Who here has trouble falling and staying asleep? I know I do and according to the research, I’m not the only one.
According to the CDC (Center for Disease Control), more than 30% of American adults aren’t getting enough sleep on a regular basis.
Yikes! But is that number REALLY that surprising? Think about it. We are all busy. Constantly stimulated by our mobile leashes. Our brains are on 24/7 and a lot of us live by the adage “you snooze you lose.”
To sleep better many experts recommend strategies such as:
- Reduce blue light exposure from devices
- Don’t drink caffeine late in the day
- Sleep and wake at consistent times
- Make your bedroom a cold and dark dungeon
- Don’t watch TV in bed
- Don’t drink alcohol (this one must be a joke)
- Take a hot bath or shower before bed
- Get a comfy bed and pillow
- Engage in regular exercise
These recommendations are all fine and dandy, but some of us will still have trouble with sleep. You could try medications like Ambien but a lot of us want natural alternatives.
Undoubtedly you have heard about the supplement melatonin for sleep. Possibly even lavender and kava. But I bet a lot of you haven’t heard about one of the most underrated sleep supplements. Melissa Offcinalis. Also known as lemon balm extract.
In this article, we will discuss what lemon balm is, how it works, the benefits, and when to take it for some high quality zzz’s.
What is Lemon Balm (Melissa Officinalis)?
Lemon balm is a plant/herb officially known as Melissa Officinalis. While this totally makes it sound of Greek origin, lemon balm has traditionally been used in Eastern Europe and more specifically Croatia.
All kidding aside, lemon balm has been used for a long time with documented success, which we will discuss shortly.
What’s more, this super sleep supplement has documented use extending back to 50-80 BC. Imagine a bunch of cavemen chomping on a leafy green plant only to find themselves falling asleep and waking up to a t-rex about to eat them.
What’s in lemon balm that makes it so great? Hold on to your britches as we turn to a little geek-speak.
The beneficial compounds found in lemon balm are:
- Caffeate Oligomers
- Rosmarinic Acid
- Rosmarinic Acid hexoside
- Caftaric acid
- Melitric Acid A and B
- Yunnaneic acid F
- Salvianolic acid A
- Lithospermic acid A
- Sagerinic acid
- Protocatechuic Acid
- Triterpenoids Carnosic Acid, Ursolic Acid, and Oleanolic Acid
- Kaempferol diglucoside
- Quercetin glucoside
Is your head spinning yet? Let’s move on to the stuff you really want to know. How lemon balm will have you yawning and ready for bed.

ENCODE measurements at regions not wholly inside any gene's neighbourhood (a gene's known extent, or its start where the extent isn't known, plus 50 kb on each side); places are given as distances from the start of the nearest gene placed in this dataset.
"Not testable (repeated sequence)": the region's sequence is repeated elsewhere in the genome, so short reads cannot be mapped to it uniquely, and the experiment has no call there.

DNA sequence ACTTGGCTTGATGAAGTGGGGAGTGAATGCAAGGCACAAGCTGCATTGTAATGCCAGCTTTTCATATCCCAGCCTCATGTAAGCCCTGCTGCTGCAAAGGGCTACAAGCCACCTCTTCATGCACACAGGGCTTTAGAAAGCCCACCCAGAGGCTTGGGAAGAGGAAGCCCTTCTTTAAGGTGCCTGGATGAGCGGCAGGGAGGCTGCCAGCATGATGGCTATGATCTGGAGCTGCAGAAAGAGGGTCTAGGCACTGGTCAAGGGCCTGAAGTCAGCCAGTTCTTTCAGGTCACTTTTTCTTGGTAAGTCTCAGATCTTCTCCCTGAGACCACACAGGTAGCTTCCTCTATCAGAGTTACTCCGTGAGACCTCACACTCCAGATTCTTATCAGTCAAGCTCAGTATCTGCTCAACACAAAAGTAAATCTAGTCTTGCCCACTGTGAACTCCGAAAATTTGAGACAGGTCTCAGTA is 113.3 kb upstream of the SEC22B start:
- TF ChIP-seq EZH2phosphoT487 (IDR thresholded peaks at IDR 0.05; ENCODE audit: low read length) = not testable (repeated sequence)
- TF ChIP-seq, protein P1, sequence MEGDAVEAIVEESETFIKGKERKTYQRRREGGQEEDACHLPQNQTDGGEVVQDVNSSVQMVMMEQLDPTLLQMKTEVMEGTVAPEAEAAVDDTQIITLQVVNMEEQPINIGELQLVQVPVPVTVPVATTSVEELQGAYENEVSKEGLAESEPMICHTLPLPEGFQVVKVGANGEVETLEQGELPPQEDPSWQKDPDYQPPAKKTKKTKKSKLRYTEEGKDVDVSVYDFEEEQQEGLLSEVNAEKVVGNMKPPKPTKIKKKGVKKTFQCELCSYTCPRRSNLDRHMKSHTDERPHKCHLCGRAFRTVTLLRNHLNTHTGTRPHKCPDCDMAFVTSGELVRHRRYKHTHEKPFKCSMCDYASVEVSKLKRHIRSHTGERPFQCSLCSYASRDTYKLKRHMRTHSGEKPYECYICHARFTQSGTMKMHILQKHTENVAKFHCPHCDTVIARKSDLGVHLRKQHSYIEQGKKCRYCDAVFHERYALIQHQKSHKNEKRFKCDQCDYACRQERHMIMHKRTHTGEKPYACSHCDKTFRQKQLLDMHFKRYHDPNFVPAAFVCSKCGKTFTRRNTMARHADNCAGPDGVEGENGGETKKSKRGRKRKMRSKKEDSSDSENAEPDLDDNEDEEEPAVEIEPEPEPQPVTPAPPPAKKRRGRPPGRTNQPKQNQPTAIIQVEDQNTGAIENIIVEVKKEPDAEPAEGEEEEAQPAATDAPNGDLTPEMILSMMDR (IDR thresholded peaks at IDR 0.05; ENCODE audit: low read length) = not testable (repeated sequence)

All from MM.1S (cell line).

How Does Lemon Balm Work?
Lemon balm helps you sleep by inhibiting the enzyme GABA transaminase. Say what?
Basically, GABA is a neurotransmitter in the body that:
- Controls anxiety
- Regulates mood
- Minimizes stress
- Plays a crucial role in sleep patterns.
When lemon balm is taken it essentially “shuts off” GABA transaminase so more GABA can be produced to calm our hyped-up bodies and brains.
Not that we have the “science” stuff out of the way, let’s discuss the benefits of lemon balm extract supplementation
Lemon Balm Extract Benefits/Uses
Lemon balm combats insomnia
Nothing is worse than tossing and turning all night in your bed. Desperately trying to fall asleep by counting sheep. You’ll probably see every hour of the night and get out of bed like death warmed over.
This my friends is known as insomnia and by some estimates, this sleep disorder affects 25% of the population.
Lucky for you, lemon balm can help!
A 2011 clinical study discovered that subjects who took 600 milligrams of lemon balm extract daily were able to reduce insomnia by 42% and anxiety by 18%. Those are some impressive findings!
Lemon balm reduces anxiety/stress
The bad “S” word. Stress. Almost everyone experiences stress every day and the effects can range from mild to severe.
When stress rears its ugly head, it does a number on our bodies and brains. Cortisol levels spike, our brains go haywire, and it’s hard to calm down and subsequently go to bed.
Lemon balm can help with this!
A 2004 research study found that subjects who consumed 600 milligrams of lemon balm before a stress test were able to reduce the perception of stress and improve calmness.
At this point, you may be saying, “Sign me up for some lemon balm!” While I don’t blame just hold on for a little longer sparky because lemon balm has another benefit you’ll want to know about.
Lemon balm improves cognition